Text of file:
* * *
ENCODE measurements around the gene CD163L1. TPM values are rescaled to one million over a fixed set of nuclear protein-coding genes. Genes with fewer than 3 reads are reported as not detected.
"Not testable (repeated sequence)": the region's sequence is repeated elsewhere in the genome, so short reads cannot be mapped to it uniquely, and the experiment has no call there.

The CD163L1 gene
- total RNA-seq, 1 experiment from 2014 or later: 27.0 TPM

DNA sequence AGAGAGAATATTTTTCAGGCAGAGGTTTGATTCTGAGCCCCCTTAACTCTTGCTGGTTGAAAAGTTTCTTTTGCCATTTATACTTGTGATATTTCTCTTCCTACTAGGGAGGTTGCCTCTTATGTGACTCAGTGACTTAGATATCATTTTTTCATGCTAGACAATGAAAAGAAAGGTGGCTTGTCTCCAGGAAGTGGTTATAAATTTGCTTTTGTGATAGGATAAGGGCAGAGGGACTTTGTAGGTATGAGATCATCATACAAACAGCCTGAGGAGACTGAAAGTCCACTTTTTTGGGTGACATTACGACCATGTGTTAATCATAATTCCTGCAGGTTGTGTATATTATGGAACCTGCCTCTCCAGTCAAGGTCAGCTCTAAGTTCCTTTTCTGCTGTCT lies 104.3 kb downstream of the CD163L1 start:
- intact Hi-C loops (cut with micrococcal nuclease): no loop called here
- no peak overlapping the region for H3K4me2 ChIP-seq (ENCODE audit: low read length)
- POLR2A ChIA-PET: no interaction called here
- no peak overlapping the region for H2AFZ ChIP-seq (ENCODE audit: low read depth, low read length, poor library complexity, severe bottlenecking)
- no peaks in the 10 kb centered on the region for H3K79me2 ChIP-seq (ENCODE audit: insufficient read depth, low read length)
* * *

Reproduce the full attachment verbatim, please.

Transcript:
ENCODE measurements around the gene CD163L1. TPM values are rescaled to one million over a fixed set of nuclear protein-coding genes. Genes with fewer than 3 reads are reported as not detected.
"Not testable (repeated sequence)": the region's sequence is repeated elsewhere in the genome, so short reads cannot be mapped to it uniquely, and the experiment has no call there.

The CD163L1 gene
- total RNA-seq, 1 experiment from 2014 or later: 27.0 TPM

DNA sequence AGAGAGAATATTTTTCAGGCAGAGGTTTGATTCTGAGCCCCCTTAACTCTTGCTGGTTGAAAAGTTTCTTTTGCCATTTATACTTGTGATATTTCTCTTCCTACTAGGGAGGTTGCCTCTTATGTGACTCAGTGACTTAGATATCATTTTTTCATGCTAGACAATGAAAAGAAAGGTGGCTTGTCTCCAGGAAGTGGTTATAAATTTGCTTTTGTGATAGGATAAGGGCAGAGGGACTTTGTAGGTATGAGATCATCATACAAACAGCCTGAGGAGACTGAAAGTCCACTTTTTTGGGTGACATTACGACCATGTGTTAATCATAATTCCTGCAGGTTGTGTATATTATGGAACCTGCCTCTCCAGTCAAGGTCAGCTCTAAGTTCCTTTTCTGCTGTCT lies 104.3 kb downstream of the CD163L1 start:
- intact Hi-C loops (cut with micrococcal nuclease): no loop called here
- no peak overlapping the region for H3K4me2 ChIP-seq (ENCODE audit: low read length)
- POLR2A ChIA-PET: no interaction called here
- no peak overlapping the region for H2AFZ ChIP-seq (ENCODE audit: low read depth, low read length, poor library complexity, severe bottlenecking)
- no peaks in the 10 kb centered on the region for H3K79me2 ChIP-seq (ENCODE audit: insufficient read depth, low read length)